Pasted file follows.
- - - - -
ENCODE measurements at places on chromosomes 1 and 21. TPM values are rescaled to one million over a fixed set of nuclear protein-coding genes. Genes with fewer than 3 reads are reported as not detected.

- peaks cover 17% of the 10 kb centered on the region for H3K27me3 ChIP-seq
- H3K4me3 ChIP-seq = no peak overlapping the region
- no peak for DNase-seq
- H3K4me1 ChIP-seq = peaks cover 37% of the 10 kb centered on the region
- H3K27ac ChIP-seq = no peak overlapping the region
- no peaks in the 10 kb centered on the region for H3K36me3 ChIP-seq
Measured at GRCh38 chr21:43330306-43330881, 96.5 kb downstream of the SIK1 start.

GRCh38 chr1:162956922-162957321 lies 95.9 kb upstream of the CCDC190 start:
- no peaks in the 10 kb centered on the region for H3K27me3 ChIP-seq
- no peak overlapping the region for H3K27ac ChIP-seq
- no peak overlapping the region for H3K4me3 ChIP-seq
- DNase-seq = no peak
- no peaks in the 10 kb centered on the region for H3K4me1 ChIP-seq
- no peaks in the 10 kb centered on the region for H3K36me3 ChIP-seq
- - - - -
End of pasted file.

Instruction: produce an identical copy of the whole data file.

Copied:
ENCODE measurements at places on chromosomes 1 and 21. TPM values are rescaled to one million over a fixed set of nuclear protein-coding genes. Genes with fewer than 3 reads are reported as not detected.

- peaks cover 17% of the 10 kb centered on the region for H3K27me3 ChIP-seq
- H3K4me3 ChIP-seq = no peak overlapping the region
- no peak for DNase-seq
- H3K4me1 ChIP-seq = peaks cover 37% of the 10 kb centered on the region
- H3K27ac ChIP-seq = no peak overlapping the region
- no peaks in the 10 kb centered on the region for H3K36me3 ChIP-seq
Measured at GRCh38 chr21:43330306-43330881, 96.5 kb downstream of the SIK1 start.

GRCh38 chr1:162956922-162957321 lies 95.9 kb upstream of the CCDC190 start:
- no peaks in the 10 kb centered on the region for H3K27me3 ChIP-seq
- no peak overlapping the region for H3K27ac ChIP-seq
- no peak overlapping the region for H3K4me3 ChIP-seq
- DNase-seq = no peak
- no peaks in the 10 kb centered on the region for H3K4me1 ChIP-seq
- no peaks in the 10 kb centered on the region for H3K36me3 ChIP-seq